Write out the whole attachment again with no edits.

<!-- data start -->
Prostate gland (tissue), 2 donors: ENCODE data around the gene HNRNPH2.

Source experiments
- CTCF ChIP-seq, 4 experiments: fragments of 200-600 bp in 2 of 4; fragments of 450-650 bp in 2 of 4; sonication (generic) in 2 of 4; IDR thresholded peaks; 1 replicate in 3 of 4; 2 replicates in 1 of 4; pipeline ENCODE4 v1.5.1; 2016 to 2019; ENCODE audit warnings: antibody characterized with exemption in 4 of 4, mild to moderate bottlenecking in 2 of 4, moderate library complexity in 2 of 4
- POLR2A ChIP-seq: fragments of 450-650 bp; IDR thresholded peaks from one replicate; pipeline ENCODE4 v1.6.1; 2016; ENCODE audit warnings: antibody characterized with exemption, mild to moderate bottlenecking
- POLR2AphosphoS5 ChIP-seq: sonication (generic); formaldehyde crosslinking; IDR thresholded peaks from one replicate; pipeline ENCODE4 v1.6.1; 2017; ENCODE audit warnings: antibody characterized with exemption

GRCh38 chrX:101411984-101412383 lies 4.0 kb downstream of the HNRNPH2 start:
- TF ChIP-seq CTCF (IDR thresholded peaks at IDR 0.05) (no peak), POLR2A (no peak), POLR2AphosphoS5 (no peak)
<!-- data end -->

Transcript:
Prostate gland (tissue), 2 donors: ENCODE data around the gene HNRNPH2.

Source experiments
- CTCF ChIP-seq, 4 experiments: fragments of 200-600 bp in 2 of 4; fragments of 450-650 bp in 2 of 4; sonication (generic) in 2 of 4; IDR thresholded peaks; 1 replicate in 3 of 4; 2 replicates in 1 of 4; pipeline ENCODE4 v1.5.1; 2016 to 2019; ENCODE audit warnings: antibody characterized with exemption in 4 of 4, mild to moderate bottlenecking in 2 of 4, moderate library complexity in 2 of 4
- POLR2A ChIP-seq: fragments of 450-650 bp; IDR thresholded peaks from one replicate; pipeline ENCODE4 v1.6.1; 2016; ENCODE audit warnings: antibody characterized with exemption, mild to moderate bottlenecking
- POLR2AphosphoS5 ChIP-seq: sonication (generic); formaldehyde crosslinking; IDR thresholded peaks from one replicate; pipeline ENCODE4 v1.6.1; 2017; ENCODE audit warnings: antibody characterized with exemption

GRCh38 chrX:101411984-101412383 lies 4.0 kb downstream of the HNRNPH2 start:
- TF ChIP-seq CTCF (IDR thresholded peaks at IDR 0.05) (no peak), POLR2A (no peak), POLR2AphosphoS5 (no peak)